Friday, January 3, 2014

Qatar World Cup Debate heats up BUT INSURERS KEEP THEIR COOL

The 2022 World Cup's decision in Qatar has provoked a heated debate about when the competition should be played. But Lloyd’s underwriters are confident that they will be able to come up with an insurance solution whatever the outcome.

Heated debate

The World Cup is the world’s most viewed single sporting competition, and many were surprised with the decision to hold the 2022 tournament in Qatar, a country where temperatures can easily top 40 degrees Celsius in the summer when the event is traditionally held.

Critics argue that it is too hot to hold the event in the summer, but moving it to the winter months would disrupt the European domestic football season and clash with major US sports that would compete for television viewers. Football’s governing body FIFA says the event will definitely be held in the Arab state, being either played in June and July with a system of air conditioning in the stadium or rescheduled to the cooler winter months.

The on-going debate over when the World Cup will be staged is being closely watched by Lloyd’s underwriters, who have insured past World Cup risks ranging from cancelation through to the players on the pitch.

In perspective

For all the public debate about the climatic conditions, the perceived risks of holding a World Cup in Qatar are really no higher than many other major events that have been successfully staged in the past, explains Richard Tolley, Senior Vice President in Marsh’s Global Sports & Events Practice.

For example, many events have been held in regions with significant natural catastrophe risk – the Olympics are due to be hosted in an earthquake prone Tokyo in 2020 while next year’s Winter Olympics in Sochi, Russia, could be exposed to high winds and the risk of avalanche.

“Whatever the sport and wherever an event is held, there will always be some degree of risk,” explains Tolley. “Many of the risks can be mitigated and insured against and the London market should be able to respond to most of the kinds of challenges presented by the World Cup in Qatar. Whether the event is held in the summer or the winter, the insurance world can be expected to find the covers required,” he says.

Emerging sports markets

As large events like the World Cup look to locations in emerging markets, it poses different challenges for underwriters, including natural perils, political risks and infrastructure.

“Whether it’s the Winter Olympics in Russia, the Olympic Games in Brazil or the World Cup in Qatar, they all present different challenges to insurers,” says Chris Rackliffe, underwriter at Beazley.

Natural catastrophes and severe weather events are typically the big risks for large events; however, Qatar is not associated with large natural catastrophe exposures. But there is the potential for extreme summer temperatures.

“The heat is something that underwriters will look at closely. If the World Cup is played in June or July, matches would need to be played in air-conditioned stadiums, so we would have to consider the implications for power failures and infrastructure when underwriting the risk,” says Rackliffe.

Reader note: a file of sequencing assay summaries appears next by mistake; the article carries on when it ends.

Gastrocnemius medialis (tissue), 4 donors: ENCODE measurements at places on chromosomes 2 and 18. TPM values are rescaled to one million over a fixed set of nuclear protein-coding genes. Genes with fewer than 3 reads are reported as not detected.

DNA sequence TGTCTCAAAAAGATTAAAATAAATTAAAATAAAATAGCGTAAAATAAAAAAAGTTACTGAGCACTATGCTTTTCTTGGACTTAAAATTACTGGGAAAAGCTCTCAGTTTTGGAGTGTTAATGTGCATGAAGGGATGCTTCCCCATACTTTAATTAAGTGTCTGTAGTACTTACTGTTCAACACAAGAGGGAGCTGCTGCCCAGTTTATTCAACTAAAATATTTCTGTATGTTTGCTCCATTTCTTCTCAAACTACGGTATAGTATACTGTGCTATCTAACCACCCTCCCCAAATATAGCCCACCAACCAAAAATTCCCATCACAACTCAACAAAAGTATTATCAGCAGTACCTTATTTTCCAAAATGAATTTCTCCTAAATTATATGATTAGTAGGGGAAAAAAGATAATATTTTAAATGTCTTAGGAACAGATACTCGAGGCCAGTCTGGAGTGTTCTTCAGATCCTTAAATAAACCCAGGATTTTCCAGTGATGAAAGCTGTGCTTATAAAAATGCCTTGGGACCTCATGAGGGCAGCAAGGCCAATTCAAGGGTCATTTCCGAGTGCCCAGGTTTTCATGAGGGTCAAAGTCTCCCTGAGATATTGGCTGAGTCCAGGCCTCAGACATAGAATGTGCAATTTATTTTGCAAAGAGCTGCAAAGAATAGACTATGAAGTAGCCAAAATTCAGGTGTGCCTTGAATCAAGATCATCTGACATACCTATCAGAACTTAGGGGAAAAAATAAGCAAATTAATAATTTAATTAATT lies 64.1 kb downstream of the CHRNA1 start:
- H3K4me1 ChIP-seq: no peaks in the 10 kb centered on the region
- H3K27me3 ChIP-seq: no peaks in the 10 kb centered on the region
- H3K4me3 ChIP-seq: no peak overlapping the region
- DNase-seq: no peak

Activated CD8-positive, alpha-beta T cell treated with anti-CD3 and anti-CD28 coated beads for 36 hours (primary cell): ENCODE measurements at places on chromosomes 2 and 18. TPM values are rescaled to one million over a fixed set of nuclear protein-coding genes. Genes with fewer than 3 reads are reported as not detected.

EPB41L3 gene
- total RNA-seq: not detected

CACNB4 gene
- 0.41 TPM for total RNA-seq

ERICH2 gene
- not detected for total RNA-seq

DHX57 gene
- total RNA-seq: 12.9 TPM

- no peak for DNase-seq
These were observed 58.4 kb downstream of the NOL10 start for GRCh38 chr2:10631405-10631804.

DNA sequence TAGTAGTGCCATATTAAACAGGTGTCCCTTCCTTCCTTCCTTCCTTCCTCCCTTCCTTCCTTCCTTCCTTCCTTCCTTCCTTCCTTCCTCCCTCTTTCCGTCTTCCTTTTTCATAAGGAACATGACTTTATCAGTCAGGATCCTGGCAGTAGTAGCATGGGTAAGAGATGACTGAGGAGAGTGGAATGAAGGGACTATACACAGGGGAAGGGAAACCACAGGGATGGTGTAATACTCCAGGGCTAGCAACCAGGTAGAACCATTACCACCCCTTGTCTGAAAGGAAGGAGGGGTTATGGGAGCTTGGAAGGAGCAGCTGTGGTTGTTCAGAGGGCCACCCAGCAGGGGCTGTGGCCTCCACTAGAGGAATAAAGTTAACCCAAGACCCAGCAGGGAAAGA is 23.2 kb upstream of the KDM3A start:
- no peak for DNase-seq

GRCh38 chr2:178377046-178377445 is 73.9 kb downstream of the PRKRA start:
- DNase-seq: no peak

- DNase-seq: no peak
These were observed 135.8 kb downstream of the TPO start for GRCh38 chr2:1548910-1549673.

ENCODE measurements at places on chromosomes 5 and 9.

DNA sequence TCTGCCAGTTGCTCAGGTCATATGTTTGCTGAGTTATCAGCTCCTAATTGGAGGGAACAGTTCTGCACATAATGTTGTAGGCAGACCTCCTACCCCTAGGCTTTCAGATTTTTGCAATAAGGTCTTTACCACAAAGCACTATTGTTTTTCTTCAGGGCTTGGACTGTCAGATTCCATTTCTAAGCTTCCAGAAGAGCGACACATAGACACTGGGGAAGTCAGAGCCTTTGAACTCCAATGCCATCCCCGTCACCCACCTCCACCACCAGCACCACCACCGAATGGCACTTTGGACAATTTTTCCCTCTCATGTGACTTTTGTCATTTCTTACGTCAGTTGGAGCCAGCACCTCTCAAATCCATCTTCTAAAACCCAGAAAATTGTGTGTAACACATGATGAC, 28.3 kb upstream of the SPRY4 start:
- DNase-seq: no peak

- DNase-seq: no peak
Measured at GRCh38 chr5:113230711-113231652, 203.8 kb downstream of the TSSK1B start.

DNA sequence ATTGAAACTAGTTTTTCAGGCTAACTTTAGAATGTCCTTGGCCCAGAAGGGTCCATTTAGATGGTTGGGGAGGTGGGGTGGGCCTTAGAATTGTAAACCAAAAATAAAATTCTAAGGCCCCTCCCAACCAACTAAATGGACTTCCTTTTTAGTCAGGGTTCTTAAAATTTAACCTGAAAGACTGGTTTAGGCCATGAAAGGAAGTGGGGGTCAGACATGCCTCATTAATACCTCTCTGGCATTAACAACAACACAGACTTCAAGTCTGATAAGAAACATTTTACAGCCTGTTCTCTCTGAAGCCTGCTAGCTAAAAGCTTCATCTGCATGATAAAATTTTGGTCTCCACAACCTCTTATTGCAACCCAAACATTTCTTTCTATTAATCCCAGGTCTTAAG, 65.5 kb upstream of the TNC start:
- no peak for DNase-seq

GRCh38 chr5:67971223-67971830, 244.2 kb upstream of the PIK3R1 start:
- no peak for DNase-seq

Regional risks

The risk of terrorism and civil unrest are also important risks for large events, few more-so than the 2022 World Cup. Qatar is currently relatively stable compared with other countries in the region affected by the Arab Spring. The gas-rich Persian Gulf state has not seen unrest, however it has played a role in regional politics, supporting uprisings in Libya, Egypt and Syria.

Another risk that underwriters would consider for Qatar would be the implications of a period of national mourning. The country is ruled over by the Al Thani family, although the reigning Emir of Qatar was just 33 years old when he succeeded his father who abdicated in June 2013 at the age of 61.

All these risks are insurable and within the scope and expertise of insurers in London, explains Rackliffe. “Most major events are covered in the Lloyd’s market where there is a real skill at assessing and pricing complex risk, like political exposures and natural perils,” he says.

Under scrutiny

The heat factor is a concern for insurers as it could add to the risk for both players and spectators, according to David Bruce, a sports underwriter at Pembroke Underwriting. Insurers will be keen to see what steps would be taken to mitigate the risks, he said.

When previous World Cup’s were played in Brazil, games were scheduled for cooler evenings and players were given time to acclimatise, according to Bruce, who underwrites personal accident insurance for footballers and other sports players.

Clubs typically buy personal accident insurance to cover costs should a player become temporarily injured, permanently disabled or die in an accident, explains Bruce. Players also can buy personal accident to cover their loss of income if they were to suffer a career ending injury.

But should players be injured whist on international duty, clubs would expect to be compensated or reimbursed for the cost of paying wages. As a result most national football associations buy personal accident insurance to cover this liability, often at Lloyd’s, according to Bruce.

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